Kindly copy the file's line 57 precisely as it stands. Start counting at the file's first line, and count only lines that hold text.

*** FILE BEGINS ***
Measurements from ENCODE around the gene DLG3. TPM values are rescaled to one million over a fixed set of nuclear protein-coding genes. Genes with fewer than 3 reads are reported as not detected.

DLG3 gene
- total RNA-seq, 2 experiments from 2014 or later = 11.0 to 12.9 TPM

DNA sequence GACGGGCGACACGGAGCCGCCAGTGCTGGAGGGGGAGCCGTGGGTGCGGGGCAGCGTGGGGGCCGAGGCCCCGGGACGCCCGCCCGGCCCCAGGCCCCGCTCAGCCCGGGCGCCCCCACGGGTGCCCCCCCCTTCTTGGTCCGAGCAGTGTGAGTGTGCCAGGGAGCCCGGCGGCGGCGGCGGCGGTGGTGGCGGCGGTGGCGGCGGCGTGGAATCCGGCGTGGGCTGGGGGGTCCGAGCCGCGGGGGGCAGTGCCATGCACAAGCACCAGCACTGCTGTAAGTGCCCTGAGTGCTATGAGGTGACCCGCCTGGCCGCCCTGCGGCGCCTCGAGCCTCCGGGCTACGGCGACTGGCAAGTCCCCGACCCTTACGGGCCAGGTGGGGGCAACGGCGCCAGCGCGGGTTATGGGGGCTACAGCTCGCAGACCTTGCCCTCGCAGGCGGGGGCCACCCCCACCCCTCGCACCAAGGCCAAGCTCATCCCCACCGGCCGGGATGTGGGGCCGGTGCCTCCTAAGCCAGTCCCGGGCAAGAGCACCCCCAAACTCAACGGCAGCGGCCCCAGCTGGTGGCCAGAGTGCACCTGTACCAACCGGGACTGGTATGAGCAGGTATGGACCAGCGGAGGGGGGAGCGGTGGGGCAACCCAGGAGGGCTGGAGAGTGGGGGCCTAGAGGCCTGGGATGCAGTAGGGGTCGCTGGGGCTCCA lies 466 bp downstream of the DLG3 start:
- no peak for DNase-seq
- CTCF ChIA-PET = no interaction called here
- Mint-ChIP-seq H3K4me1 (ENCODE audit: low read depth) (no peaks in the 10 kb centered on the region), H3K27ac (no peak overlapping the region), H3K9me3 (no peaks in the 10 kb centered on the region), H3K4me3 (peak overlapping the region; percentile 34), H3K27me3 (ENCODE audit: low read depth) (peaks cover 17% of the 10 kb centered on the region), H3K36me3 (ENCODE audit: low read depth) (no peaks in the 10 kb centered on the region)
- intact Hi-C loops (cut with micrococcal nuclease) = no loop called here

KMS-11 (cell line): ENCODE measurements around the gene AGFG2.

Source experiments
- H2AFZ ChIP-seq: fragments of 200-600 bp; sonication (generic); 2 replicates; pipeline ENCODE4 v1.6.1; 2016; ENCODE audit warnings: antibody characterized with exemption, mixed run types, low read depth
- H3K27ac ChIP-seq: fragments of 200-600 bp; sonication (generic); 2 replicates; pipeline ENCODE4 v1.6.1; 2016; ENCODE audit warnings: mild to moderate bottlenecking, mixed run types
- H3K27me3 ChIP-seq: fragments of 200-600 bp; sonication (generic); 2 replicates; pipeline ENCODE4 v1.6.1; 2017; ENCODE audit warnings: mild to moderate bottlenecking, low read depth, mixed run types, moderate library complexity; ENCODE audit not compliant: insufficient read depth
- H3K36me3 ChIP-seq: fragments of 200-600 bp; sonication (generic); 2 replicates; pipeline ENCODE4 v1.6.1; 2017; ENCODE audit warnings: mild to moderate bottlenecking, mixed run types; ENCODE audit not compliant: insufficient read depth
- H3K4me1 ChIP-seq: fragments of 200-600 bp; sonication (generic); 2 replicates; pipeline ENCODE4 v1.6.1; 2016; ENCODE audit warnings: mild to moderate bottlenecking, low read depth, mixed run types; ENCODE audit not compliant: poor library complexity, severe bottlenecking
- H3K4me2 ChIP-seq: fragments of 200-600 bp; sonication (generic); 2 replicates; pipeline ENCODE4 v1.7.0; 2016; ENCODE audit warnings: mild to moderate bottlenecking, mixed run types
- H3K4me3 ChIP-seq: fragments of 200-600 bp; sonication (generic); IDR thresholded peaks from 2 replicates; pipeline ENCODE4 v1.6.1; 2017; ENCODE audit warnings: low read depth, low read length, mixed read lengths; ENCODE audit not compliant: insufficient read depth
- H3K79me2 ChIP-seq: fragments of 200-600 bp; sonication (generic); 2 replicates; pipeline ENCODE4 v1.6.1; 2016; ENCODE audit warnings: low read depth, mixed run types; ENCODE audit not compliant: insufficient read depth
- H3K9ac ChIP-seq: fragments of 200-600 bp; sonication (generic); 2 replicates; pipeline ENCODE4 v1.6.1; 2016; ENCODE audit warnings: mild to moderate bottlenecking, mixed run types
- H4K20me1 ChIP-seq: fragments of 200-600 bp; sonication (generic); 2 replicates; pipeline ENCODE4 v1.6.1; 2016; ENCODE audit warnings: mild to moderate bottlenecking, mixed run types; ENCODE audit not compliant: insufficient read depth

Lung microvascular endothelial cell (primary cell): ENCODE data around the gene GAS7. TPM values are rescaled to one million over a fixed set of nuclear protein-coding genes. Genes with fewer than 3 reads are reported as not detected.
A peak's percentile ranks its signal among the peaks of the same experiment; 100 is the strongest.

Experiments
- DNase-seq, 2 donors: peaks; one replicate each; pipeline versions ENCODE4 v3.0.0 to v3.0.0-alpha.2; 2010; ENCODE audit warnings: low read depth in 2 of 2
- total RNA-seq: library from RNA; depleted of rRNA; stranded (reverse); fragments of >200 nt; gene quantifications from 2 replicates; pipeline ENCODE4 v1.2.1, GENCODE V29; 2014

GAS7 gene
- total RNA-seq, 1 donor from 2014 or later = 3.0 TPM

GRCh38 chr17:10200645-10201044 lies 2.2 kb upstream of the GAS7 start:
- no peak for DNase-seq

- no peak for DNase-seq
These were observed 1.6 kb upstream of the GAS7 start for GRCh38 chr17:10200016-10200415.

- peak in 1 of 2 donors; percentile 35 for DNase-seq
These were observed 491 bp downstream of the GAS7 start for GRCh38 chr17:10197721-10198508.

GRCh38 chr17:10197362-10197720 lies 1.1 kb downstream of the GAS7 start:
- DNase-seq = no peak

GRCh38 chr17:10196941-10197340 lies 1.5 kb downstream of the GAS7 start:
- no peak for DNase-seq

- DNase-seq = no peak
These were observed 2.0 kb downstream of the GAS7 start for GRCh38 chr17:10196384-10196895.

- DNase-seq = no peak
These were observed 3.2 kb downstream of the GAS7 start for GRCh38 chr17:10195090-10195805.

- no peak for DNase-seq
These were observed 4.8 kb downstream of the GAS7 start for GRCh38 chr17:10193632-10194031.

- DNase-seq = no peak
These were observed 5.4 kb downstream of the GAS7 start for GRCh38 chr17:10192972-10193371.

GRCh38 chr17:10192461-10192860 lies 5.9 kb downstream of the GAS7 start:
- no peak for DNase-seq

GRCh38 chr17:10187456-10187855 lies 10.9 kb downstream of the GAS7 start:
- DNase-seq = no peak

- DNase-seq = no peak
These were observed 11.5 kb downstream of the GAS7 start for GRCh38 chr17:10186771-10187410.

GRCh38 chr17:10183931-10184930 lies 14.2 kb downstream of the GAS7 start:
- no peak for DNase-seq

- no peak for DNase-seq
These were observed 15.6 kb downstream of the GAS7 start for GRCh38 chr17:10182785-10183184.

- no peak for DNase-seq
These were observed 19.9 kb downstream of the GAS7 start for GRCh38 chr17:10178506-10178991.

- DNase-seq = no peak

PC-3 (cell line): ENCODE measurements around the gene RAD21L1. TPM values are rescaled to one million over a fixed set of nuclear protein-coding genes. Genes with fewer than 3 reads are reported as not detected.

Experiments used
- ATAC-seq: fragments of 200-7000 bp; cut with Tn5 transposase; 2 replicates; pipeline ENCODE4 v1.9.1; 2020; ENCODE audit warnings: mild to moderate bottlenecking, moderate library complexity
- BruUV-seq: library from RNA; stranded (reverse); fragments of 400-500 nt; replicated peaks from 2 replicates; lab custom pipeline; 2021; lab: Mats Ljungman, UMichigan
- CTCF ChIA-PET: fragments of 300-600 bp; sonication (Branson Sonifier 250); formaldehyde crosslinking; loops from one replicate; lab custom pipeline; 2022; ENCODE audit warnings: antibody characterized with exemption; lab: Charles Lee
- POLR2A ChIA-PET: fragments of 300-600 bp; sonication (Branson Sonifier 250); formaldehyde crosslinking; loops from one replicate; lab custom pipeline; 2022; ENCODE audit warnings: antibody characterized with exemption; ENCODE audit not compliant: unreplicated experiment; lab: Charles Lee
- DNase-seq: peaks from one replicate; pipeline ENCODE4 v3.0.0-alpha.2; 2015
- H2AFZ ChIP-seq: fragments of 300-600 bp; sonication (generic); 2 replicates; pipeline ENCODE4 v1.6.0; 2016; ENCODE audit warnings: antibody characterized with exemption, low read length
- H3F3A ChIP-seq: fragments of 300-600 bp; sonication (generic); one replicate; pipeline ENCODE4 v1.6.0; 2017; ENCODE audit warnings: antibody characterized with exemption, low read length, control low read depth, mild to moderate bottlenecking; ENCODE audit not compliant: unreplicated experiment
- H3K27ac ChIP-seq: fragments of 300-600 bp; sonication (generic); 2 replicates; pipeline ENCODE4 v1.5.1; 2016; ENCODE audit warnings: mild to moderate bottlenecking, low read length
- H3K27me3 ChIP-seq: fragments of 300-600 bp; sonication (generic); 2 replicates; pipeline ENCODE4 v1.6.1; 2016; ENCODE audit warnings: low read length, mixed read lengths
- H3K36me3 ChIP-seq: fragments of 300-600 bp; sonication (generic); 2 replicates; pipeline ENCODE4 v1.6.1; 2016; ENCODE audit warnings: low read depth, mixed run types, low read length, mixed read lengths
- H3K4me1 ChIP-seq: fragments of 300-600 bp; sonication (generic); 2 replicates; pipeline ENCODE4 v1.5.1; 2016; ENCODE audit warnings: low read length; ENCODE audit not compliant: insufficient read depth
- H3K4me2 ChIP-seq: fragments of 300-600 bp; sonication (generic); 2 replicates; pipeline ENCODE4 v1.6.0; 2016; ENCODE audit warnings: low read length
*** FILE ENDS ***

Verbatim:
These were observed 19.9 kb downstream of the GAS7 start for GRCh38 chr17:10178506-10178991.